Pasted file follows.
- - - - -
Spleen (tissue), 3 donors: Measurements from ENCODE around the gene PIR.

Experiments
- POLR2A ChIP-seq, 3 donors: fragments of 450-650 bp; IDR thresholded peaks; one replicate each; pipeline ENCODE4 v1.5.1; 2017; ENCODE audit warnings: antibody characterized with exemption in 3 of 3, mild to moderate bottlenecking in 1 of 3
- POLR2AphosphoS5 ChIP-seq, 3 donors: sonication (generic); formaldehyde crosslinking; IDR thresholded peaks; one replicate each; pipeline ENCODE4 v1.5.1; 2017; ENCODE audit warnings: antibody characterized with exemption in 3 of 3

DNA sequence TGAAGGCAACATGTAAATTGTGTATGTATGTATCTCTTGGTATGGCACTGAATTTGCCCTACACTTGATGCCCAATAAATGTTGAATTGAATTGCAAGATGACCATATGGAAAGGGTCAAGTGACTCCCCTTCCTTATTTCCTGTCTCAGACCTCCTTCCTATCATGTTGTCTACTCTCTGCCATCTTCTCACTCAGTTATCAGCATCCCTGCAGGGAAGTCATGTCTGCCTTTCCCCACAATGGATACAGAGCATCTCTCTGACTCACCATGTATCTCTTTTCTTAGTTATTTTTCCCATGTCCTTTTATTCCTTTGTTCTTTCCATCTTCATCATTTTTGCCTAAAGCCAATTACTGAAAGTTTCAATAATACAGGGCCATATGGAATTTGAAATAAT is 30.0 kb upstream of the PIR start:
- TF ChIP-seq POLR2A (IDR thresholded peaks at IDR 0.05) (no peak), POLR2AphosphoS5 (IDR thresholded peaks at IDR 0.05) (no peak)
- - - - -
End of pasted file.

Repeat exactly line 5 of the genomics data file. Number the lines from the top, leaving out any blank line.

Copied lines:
DNA sequence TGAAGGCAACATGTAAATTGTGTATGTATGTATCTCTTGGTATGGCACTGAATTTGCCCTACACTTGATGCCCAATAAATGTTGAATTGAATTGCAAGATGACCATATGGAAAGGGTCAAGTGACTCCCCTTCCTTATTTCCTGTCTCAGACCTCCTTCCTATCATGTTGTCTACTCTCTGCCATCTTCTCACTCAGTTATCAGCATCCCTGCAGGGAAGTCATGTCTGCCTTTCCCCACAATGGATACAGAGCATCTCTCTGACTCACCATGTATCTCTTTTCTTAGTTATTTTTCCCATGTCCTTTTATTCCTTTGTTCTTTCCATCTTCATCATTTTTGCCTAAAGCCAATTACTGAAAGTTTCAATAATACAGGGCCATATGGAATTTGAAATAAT is 30.0 kb upstream of the PIR start: